Shakespeare’s Globe in London—a recreation of the original Globe Theatre, which stood a few blocks away before it was destroyed by fire in 1613—was created to honor the achievements of the man who made it famous. An ongoing production of Hamlet there did no such thing. Despite some very fine individual performances, the production was fatally flawed because of the finely tuned commitment to political correctness of the Globe’s new artistic director, Michelle Terry, who made adjustments so flamboyant, even by the standards of contemporary theater, as to undermine the essential power, drama, and humanity of the play itself.

This is unfortunate, especially because the text itself warns ambitious artistic directors against the dangers of self-referential innovation. In Act III, Hamlet explains his own theory of art while preparing for the play within the play,

. . . for anything so overdone is from the purpose of playing, whose end, both at the first and now, was and is, to hold, as ’twere, the mirror up to nature; to show virtue her own feature, scorn her own image, and the very age and body of the time his form and pressure. Now this overdone or come tardy off, though it make the unskillful laugh, cannot but make the judicious grieve . . .

Sadly beholden to politically correct ephemera, this recent production holds a mirror up not to nature but to the absurdities of our current age. Terry’s attempts to shock the bourgeois sensibilities of the legions of students and tourists who flock to the Globe for a taste of Shakespeare in England seem hollow and formulaic. The problem is that the middle-class audience is in on the joke—everyone is a bohemian now; and so no one is.

Rather than make the “predictable” (and therefore unacceptably mainstream) decision to cast a female actress with tragic depth, subtlety, and onstage gravitas, Terry delivers the unusual spectacle of a tall, thin, ostentatiously male Ophelia played by Shubham Saraf. He plays opposite a diminutive and very female Hamlet played by . . . Michelle Terry, who cast herself in the title role. The shame of this casting choice is that Saraf demonstrates great ability while delivering a fine performance despite being kneecapped by his director. This should not require saying, but, well, here we are: the pairing of a tall male Ophelia and short, antic, female Hamlet dressed in an Andy Pandy costume makes no sense and robs the relationship—and thus the play—of its essential tension and expressive power.

At the same time, Richard Katz is a standout as Polonius, delivering easily the finest performance in the show. Pearce Quigley, noted for his particular talents as a comic actor, plays both Barnardo and Rosencrantz. Sadly, an otherwise strong Rosencrantz is deprived of his power by an unfortunate pairing with the deaf actress Nadia Nadarajah, who plays the character of Guildenstern deaf as well. Perhaps Terry is unaware the actors are supposed to take on the traits of their characters, not the characters of the actors. One must assume that this was another of Terry’s genuflections to “marginalized communities.” Of course, there is nothing in the text of the play to suggest that Guildenstern is deaf, and the effect reduces to rubble the interplay between him and Guildenstern while the audience looks on, bewildered. At several points, members of the cast make exaggerated gestures in attempts to communicate with the hearing-impaired Guildenstern. Why? This addition to the text is a subtraction from the play.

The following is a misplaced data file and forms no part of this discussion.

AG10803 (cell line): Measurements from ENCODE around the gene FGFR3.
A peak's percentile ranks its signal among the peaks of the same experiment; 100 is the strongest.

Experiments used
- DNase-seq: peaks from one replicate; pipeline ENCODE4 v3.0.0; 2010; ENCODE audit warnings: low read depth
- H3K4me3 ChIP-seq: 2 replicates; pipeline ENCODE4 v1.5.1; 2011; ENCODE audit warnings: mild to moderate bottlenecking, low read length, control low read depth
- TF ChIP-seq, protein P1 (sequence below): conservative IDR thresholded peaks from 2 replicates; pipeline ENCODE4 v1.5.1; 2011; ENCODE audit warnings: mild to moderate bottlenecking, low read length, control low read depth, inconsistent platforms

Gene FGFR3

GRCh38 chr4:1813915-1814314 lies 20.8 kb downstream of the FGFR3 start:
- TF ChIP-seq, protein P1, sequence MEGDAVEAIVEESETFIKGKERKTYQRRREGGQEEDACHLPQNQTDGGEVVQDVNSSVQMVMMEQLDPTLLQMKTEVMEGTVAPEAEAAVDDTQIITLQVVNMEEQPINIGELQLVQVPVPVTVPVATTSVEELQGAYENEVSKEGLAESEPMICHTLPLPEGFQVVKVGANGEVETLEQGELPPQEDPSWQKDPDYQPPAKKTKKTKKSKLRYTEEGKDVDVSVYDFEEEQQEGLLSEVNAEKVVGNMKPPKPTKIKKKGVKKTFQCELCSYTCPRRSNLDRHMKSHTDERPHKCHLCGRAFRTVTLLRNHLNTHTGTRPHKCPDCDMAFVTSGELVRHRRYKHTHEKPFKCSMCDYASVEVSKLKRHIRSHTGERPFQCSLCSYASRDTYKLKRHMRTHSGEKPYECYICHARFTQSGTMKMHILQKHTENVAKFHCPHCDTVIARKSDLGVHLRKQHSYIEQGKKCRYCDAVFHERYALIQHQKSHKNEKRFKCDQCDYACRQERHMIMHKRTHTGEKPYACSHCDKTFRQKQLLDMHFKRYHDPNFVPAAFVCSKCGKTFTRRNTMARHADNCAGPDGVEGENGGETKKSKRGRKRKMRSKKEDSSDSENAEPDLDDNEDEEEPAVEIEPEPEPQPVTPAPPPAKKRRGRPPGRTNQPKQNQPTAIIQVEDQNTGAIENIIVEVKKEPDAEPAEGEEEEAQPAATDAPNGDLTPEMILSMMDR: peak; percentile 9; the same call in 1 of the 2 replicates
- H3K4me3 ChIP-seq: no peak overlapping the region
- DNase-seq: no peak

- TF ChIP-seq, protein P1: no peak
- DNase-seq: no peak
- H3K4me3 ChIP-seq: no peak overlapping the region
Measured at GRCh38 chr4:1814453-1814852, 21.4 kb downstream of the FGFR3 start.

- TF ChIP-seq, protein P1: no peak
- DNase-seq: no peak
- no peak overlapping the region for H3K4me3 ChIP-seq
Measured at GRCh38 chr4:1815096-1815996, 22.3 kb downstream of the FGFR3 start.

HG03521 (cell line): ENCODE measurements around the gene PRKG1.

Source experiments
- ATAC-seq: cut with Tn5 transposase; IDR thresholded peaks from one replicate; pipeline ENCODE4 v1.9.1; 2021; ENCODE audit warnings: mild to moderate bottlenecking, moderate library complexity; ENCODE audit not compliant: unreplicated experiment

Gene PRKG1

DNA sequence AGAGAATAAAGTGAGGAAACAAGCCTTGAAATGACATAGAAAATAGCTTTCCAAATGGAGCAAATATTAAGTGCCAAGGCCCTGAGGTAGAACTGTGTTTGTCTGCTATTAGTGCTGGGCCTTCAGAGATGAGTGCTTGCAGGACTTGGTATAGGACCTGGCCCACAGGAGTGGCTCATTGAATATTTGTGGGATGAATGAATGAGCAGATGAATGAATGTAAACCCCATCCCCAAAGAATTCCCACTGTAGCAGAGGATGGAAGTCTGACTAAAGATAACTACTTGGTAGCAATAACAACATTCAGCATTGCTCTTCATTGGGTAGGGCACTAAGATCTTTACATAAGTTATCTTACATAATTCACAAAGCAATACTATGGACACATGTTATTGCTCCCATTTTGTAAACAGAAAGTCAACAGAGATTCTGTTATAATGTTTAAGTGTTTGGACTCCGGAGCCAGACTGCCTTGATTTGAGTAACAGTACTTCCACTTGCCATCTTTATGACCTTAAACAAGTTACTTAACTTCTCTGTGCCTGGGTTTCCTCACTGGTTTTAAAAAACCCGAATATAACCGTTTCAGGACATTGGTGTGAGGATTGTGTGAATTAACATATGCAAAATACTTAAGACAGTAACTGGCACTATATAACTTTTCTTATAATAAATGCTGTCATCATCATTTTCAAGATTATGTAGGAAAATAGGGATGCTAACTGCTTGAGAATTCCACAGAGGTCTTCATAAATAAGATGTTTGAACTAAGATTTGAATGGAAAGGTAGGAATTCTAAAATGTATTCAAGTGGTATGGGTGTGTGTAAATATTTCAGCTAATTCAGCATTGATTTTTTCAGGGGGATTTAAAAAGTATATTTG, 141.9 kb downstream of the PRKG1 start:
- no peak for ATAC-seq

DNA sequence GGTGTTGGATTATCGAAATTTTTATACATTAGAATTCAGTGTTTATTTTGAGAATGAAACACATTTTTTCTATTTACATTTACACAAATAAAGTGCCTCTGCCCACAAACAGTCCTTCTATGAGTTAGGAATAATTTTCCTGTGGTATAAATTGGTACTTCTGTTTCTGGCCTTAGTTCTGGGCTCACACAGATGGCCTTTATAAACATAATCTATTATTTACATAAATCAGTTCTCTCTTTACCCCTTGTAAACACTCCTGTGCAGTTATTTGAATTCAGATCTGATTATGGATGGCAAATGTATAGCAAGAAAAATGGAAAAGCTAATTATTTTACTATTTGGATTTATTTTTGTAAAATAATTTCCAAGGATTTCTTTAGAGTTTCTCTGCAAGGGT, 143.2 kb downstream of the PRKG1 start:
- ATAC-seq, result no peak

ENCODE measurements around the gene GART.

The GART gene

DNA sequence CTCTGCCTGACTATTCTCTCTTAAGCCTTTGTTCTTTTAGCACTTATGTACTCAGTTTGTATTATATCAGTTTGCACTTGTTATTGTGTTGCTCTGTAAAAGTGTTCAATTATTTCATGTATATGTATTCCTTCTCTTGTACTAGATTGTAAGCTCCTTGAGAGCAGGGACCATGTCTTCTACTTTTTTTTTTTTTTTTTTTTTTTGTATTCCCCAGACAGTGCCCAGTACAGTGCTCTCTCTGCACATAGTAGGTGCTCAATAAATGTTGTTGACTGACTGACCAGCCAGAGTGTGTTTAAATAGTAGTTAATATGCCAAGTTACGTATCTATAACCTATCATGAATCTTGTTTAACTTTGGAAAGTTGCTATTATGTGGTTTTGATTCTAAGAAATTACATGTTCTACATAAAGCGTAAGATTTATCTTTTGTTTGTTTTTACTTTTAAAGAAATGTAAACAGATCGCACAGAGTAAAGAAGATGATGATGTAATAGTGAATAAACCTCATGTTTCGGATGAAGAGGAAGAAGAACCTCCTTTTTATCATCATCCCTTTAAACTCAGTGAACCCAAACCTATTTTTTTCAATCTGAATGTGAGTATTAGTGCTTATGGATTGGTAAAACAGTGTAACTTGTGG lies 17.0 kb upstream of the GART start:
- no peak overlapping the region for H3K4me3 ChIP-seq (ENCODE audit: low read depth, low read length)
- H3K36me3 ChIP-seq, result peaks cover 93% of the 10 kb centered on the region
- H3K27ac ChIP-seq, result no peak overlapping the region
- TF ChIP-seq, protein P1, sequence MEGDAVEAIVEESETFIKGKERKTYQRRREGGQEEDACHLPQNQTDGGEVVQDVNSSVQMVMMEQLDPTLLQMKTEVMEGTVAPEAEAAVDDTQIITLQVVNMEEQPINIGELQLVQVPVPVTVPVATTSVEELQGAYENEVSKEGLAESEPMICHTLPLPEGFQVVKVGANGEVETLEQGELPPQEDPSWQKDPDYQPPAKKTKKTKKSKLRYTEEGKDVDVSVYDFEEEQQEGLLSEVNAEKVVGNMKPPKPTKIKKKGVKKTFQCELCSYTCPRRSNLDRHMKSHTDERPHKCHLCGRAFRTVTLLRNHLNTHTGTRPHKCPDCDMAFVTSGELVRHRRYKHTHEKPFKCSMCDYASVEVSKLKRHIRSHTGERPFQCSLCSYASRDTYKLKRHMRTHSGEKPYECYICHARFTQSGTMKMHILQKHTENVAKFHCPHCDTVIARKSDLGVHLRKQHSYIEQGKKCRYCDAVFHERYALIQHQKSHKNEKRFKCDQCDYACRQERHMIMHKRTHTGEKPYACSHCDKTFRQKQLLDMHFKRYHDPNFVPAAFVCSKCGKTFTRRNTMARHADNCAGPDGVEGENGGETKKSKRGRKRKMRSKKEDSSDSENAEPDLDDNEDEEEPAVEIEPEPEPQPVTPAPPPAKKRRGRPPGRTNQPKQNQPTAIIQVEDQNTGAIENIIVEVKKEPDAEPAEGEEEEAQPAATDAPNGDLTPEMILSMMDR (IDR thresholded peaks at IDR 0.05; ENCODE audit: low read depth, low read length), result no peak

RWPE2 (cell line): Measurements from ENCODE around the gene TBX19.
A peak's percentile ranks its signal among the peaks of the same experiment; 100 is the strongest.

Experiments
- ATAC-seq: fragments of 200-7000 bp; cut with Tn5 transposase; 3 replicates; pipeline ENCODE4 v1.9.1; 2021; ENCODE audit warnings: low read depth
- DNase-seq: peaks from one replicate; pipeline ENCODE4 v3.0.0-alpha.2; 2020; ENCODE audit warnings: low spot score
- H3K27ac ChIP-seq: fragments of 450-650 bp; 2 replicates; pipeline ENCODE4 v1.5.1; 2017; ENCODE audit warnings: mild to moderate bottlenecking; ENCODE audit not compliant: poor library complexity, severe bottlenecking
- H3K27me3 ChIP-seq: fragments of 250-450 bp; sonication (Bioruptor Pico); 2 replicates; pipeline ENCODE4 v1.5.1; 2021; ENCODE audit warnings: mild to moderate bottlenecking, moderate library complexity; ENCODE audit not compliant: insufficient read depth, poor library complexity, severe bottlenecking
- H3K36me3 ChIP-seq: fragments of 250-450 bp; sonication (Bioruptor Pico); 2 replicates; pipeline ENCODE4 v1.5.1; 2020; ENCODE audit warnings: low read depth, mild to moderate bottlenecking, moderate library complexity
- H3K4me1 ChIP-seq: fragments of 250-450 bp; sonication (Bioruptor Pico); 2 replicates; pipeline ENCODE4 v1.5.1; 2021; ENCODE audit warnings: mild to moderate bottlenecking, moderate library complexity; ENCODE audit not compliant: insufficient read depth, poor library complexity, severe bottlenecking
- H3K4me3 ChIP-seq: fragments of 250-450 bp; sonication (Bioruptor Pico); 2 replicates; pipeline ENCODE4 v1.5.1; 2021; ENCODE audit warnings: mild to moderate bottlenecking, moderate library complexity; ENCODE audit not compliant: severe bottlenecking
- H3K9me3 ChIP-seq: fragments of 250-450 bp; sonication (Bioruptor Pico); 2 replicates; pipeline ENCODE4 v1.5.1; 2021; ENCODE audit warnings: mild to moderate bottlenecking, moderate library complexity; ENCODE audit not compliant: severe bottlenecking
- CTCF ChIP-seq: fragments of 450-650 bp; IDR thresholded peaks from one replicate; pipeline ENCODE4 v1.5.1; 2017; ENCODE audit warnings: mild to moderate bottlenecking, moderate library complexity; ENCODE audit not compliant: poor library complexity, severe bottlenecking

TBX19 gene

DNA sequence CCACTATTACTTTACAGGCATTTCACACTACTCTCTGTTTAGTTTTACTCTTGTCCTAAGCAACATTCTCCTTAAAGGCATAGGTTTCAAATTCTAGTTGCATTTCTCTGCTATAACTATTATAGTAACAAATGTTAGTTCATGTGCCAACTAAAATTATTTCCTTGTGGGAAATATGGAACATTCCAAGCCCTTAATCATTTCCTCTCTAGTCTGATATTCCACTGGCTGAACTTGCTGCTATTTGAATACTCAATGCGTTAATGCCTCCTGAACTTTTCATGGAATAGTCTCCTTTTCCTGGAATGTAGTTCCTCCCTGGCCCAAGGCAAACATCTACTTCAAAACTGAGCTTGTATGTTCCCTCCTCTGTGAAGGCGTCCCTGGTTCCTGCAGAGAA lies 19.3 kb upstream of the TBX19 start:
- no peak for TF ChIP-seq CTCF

Further casting miscues abound. The male Laertes is played by the diminutive (and female) Bettrys Jones, a choice that leads to unusual visual pairings that distract from and undermine the story. Laertes should be menacing, anticipating his final confrontation with Hamlet, but he seems instead to require protection from physical harm. This robs the production of much of its necessary visual drama. Thus do Michelle Terry’s politically correct novelties transform Hamlet from a tragedy to a farce.

In one of his best-known and most frequently quoted lines, Hamlet instructs the audience that “The play’s the thing wherein I’ll catch the conscience of the king.” But the conscience on display here is that of Michelle Terry, who demonstrates a reckless disregard for the genius of the text itself by presuming to superimpose her own vision on top of and in place of it. This is a shame.

I could not help but reflect on one of the best-known paintings associated with Hamlet, Sir John Everett Millais’s Ophelia. Completed in 1852, it was painted in the style of the Pre-Raphaelite school, of which Millais was a leader. The painting of Ophelia floating in a pond just before she drowns is ethereal, haunting, and beautiful, much like Hamlet itself. If only the Globe’s artistic director could display as much fidelity, skill, and understanding of human character. Instead, she chose a faithless, and ultimately forgettable, abstraction.

The Globe is a sacred trust, and the artistic director must be its most vigorous defender. There are any number of venues for experimental and avant-garde theater. The Globe should not be among them. It exists primarily to display Shakespeare’s singular genius.

A note about Shakespeare’s Globe: if you’re visiting London, go. It is a striking recreation of the original and a lovely place to see a play and imagine Shakespeare’s own productions, which took place a few hundred yards away. As if this weren’t enough, there is a large, open-air terrace just outside the stall doors that overlooks the Thames and offers striking views of St. Paul’s Cathedral and Tower Bridge.

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